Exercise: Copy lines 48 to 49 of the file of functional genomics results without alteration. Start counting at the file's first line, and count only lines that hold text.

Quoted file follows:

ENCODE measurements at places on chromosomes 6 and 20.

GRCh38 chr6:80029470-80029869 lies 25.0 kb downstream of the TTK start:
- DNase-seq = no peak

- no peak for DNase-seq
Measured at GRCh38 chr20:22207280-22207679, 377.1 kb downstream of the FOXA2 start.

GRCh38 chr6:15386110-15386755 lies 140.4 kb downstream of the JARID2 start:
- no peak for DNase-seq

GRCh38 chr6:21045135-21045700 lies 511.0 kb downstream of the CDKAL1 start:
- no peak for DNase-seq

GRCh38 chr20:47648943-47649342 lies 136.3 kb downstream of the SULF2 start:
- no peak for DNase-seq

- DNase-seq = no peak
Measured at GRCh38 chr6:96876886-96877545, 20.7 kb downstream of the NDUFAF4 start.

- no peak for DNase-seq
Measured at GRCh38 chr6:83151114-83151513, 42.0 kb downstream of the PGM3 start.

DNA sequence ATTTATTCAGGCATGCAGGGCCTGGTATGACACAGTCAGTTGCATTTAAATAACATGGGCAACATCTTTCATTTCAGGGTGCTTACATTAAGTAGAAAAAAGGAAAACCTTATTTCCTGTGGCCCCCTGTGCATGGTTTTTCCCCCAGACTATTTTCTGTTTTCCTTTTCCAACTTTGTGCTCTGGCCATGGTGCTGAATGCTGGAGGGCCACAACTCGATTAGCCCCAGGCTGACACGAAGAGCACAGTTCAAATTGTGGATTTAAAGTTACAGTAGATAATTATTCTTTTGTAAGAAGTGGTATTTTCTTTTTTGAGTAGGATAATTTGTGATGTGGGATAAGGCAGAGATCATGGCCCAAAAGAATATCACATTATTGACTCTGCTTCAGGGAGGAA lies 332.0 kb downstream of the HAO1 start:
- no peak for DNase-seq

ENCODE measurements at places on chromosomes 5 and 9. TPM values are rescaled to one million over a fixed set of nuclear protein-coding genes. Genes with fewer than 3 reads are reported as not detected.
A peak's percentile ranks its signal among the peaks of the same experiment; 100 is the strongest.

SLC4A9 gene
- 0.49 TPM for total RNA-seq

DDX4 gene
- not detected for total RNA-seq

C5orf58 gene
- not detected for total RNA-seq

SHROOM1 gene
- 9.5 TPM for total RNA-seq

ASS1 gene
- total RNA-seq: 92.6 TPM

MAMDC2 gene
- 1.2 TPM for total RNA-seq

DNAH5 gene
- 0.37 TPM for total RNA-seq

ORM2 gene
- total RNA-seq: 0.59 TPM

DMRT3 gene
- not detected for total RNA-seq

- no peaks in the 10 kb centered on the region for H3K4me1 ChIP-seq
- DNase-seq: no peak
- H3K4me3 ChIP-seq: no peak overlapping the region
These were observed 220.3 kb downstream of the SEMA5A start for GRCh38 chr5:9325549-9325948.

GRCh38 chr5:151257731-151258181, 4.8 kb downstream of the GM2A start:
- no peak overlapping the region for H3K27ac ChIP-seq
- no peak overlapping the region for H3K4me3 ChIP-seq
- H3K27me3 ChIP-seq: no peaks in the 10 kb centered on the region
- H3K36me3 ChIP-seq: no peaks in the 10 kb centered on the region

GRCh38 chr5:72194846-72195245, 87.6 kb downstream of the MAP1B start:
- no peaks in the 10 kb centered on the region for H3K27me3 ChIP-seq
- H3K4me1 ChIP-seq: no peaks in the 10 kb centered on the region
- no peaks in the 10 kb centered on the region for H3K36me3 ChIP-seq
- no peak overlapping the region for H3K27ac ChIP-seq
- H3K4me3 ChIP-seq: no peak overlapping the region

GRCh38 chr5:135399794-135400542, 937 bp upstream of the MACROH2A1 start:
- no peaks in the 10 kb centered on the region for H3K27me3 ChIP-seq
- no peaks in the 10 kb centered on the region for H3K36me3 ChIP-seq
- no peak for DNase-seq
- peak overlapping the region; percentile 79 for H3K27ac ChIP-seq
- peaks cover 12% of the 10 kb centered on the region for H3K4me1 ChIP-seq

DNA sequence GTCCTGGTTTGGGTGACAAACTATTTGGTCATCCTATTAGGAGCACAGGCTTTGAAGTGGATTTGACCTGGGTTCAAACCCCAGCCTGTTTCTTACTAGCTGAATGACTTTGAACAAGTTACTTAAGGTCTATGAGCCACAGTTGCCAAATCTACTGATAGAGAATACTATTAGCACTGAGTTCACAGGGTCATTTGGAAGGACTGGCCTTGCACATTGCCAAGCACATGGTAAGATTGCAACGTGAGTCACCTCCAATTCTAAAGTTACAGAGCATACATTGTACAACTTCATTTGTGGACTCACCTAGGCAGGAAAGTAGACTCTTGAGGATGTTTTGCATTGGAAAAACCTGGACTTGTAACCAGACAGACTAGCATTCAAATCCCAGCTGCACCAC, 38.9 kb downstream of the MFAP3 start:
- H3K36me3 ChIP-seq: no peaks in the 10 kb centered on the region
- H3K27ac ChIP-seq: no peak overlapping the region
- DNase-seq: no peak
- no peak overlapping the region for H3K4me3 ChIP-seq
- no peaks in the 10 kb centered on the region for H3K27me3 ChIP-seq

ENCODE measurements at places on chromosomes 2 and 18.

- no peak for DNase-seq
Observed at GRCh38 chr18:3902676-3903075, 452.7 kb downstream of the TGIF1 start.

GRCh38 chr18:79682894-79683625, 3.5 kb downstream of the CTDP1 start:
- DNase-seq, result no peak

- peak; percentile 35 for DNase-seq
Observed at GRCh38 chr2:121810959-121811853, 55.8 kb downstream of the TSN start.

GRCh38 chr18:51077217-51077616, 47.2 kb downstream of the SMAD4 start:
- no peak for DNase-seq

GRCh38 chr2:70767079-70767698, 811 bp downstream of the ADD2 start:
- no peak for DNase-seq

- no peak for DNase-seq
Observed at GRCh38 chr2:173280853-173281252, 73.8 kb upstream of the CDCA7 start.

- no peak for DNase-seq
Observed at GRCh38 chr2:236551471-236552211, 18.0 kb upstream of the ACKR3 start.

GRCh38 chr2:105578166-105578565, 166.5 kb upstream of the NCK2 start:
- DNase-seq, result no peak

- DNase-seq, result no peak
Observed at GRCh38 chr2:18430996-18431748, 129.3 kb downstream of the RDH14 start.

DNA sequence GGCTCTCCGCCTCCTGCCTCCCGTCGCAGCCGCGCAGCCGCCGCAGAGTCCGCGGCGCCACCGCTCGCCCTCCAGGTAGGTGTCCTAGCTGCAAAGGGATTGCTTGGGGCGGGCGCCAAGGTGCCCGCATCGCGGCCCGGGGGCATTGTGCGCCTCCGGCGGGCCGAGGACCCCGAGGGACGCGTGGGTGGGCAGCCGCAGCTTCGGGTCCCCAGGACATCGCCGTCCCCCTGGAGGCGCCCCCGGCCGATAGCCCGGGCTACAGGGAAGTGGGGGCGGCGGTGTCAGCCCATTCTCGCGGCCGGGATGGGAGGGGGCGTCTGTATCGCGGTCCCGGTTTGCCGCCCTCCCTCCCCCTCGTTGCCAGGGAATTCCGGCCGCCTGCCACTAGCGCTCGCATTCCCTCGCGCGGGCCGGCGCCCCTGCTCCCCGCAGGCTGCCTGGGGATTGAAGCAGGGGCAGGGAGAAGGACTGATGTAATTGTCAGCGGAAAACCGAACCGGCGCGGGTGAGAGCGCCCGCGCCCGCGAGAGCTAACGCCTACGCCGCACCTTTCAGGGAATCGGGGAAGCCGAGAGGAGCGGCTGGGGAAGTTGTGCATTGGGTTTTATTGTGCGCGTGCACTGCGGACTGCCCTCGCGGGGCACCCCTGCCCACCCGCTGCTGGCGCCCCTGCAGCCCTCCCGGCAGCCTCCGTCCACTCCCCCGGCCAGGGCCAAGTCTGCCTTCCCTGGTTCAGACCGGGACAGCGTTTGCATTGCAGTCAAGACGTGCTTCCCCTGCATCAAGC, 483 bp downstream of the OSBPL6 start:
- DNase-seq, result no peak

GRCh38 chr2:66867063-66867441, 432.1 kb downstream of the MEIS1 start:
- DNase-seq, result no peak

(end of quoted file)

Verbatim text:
- no peaks in the 10 kb centered on the region for H3K27me3 ChIP-seq
- H3K4me1 ChIP-seq: no peaks in the 10 kb centered on the region